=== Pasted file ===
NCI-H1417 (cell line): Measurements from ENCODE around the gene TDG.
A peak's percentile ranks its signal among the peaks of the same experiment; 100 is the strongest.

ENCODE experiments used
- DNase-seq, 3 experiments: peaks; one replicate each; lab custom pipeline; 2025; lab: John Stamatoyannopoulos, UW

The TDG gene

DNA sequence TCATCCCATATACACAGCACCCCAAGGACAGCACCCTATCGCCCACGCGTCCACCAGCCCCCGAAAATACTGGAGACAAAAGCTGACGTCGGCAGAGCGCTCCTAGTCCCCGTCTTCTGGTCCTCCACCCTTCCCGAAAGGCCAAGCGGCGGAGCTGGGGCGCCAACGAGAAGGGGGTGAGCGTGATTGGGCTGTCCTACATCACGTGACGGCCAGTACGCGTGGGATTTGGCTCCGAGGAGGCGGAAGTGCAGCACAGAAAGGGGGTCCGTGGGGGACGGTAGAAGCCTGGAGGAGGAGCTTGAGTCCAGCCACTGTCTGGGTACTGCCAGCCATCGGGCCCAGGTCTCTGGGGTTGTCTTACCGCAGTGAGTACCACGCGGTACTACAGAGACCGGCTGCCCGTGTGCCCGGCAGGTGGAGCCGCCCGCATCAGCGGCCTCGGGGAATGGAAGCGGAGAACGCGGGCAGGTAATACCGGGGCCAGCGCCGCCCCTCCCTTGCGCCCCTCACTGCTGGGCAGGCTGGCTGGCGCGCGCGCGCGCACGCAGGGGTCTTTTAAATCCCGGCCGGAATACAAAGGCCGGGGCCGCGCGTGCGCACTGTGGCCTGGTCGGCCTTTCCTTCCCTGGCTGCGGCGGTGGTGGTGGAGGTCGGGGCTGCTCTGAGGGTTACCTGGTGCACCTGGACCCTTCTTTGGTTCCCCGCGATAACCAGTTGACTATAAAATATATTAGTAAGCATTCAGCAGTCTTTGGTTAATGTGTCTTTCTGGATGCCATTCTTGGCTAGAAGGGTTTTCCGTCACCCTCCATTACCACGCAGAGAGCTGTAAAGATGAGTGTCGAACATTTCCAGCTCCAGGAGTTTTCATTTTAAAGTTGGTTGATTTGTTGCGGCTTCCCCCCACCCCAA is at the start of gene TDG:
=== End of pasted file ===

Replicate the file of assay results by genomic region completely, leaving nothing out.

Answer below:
NCI-H1417 (cell line): Measurements from ENCODE around the gene TDG.
A peak's percentile ranks its signal among the peaks of the same experiment; 100 is the strongest.

ENCODE experiments used
- DNase-seq, 3 experiments: peaks; one replicate each; lab custom pipeline; 2025; lab: John Stamatoyannopoulos, UW

The TDG gene

DNA sequence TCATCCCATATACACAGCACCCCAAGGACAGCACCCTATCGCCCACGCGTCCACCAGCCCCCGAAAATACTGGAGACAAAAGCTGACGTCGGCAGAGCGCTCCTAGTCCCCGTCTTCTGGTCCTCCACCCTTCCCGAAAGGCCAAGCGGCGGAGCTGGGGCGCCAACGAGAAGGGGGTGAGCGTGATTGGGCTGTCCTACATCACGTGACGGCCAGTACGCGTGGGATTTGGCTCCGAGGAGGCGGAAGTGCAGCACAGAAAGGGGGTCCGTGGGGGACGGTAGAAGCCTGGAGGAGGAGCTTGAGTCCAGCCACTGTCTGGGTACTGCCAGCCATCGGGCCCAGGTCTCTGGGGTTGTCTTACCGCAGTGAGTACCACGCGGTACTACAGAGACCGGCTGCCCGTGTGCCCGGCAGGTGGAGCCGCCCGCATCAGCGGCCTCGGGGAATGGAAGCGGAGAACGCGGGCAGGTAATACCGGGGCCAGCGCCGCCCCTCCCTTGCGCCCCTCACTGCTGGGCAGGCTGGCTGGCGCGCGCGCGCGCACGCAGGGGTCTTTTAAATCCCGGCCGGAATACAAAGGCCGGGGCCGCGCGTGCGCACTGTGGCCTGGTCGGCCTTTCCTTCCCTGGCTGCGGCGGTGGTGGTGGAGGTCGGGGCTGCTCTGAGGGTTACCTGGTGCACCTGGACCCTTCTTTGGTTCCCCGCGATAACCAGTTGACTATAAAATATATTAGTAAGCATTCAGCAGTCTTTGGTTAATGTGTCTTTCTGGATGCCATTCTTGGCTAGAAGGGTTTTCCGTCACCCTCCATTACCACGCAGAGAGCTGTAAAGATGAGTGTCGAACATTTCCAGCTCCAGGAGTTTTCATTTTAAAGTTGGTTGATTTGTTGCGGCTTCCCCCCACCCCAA is at the start of gene TDG: